An Interview with Author Andrew Yarrow
Posted: June 24, 2008 at 1:00 am, Last Updated: November 30, -0001 at 12:00 am
Andrew Yarrow, PhD History ’06, teaches U.S. history at American University and is vice president and director of the Washington, D.C., office of Public Agenda, a nonpartisan think tank. A former New York Times reporter, Yarrow is the author of two books: “Latecomers: Children of Parents Over 35” (Free Press, 1991), and most recently “Forgive Us Our Debts: The Intergenerational Dangers of Fiscal Irresponsibility” (Yale University Press, 2008). His third book, “The Measure of America: The Rise of Economic Thinking and Changing Ideas about America in the Post-World War II Era,” which began as his dissertation, is due out from Yale University Press later this year.
He has published widely in academic journals, newspapers, and popular magazines. In addition to his Mason degree, he earned an MPA from the Kennedy School of Government at Harvard University, an MA in history from Princeton University and a BA in history from the University of California, Los Angeles.
In “Forgive Us Our Debts,” he discusses the short-term and long-term repercussions of the national debt in an accessible way and offers solutions to the situation. He will discuss the book at the Politics and Prose bookstore in Washington, D.C., on Sunday, June 29, at 5 p.m.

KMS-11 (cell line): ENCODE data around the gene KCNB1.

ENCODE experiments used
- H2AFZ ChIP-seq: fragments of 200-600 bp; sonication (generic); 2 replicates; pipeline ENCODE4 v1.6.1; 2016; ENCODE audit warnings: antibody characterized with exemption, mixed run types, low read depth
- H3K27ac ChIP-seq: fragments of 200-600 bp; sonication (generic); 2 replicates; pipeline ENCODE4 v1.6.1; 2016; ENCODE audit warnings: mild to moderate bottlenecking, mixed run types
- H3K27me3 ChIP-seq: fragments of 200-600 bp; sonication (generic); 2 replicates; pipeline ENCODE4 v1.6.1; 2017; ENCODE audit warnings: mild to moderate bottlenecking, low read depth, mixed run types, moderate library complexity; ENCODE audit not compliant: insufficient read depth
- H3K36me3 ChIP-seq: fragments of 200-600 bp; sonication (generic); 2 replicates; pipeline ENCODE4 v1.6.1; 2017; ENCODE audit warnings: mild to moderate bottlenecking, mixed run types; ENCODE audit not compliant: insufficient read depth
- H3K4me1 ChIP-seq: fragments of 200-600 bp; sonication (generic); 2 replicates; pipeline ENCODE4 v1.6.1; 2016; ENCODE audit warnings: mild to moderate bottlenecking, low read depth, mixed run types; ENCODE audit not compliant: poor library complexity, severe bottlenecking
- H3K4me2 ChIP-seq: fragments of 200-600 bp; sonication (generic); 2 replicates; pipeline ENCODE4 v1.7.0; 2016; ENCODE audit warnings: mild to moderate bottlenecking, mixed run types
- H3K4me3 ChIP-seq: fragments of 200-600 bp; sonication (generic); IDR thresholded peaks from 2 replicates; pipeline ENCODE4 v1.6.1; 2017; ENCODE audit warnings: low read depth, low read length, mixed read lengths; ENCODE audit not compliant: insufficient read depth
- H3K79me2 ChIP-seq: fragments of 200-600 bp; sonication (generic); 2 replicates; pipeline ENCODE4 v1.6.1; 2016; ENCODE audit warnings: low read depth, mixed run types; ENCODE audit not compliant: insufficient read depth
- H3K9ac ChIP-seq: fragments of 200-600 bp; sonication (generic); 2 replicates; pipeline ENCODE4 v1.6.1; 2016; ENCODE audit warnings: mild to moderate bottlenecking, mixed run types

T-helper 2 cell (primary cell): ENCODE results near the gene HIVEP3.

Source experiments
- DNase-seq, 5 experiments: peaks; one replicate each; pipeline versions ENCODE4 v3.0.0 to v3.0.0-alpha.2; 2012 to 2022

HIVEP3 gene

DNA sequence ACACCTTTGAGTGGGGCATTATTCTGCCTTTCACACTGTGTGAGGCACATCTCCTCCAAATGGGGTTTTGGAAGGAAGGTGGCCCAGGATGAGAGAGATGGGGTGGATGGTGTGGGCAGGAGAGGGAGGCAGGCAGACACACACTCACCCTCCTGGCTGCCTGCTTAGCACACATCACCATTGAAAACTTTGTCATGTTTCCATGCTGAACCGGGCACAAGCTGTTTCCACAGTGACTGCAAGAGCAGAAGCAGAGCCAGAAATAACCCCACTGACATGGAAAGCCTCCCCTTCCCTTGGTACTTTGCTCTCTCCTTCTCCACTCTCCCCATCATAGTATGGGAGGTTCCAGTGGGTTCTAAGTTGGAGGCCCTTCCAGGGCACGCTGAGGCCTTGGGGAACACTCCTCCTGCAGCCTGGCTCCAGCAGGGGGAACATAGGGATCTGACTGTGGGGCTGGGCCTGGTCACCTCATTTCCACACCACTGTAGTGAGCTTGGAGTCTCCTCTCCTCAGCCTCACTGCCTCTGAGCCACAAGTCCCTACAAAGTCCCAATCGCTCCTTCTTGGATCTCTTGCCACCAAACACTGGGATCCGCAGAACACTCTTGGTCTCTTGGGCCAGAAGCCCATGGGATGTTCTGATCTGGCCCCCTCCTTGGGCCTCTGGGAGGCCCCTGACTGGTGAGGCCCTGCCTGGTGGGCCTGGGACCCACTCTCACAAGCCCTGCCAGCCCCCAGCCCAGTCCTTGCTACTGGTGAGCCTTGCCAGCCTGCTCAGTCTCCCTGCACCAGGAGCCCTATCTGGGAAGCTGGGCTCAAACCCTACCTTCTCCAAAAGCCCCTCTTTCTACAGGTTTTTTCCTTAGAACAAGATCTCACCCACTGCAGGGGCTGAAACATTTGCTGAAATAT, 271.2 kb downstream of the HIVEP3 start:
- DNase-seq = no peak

For the average American, the national debt is hard to fathom, along the lines of quantum physics. Do you think this is part of the problem? What would you like readers to take away from reading this book?
Yes. Part of the problem is that the national debt seems like such a complex, overwhelming issue involving unimaginably large dollar amounts. Yet, there are several key ways to simplify it.
One, nations – like individuals – should not and cannot live beyond their means forever. Two, it is as much a moral as an economic issue: We should not be passing our debt–in the form of future higher taxes, benefit and other spending cuts, higher interest rates, lower living standards and constrained future political choices–onto our children and grandchildren. Three, the biggest issues are reforming and bringing Medicare and Social Security spending under control reforming our tax system and holding our political leaders more accountable.
You are a former New York Times reporter. What prompted your move to seek a PhD and enter academia?
As for the PhD, I had started one when I was 22, put it on hold for 15 years, but always wanted to complete it. Thus, I was enormously lucky to be able to do so at George Mason between 2000 and 2006, while working full time.
Do you have any favorite former faculty here?
My advisor, the late Roy Rosenzweig, was a wonderful scholar and a prince of a man. So, too, was the late Larry Levine. Hugh Heclo was a great teacher and friend. Rosie Zagarri was particularly a great teacher and very helpful.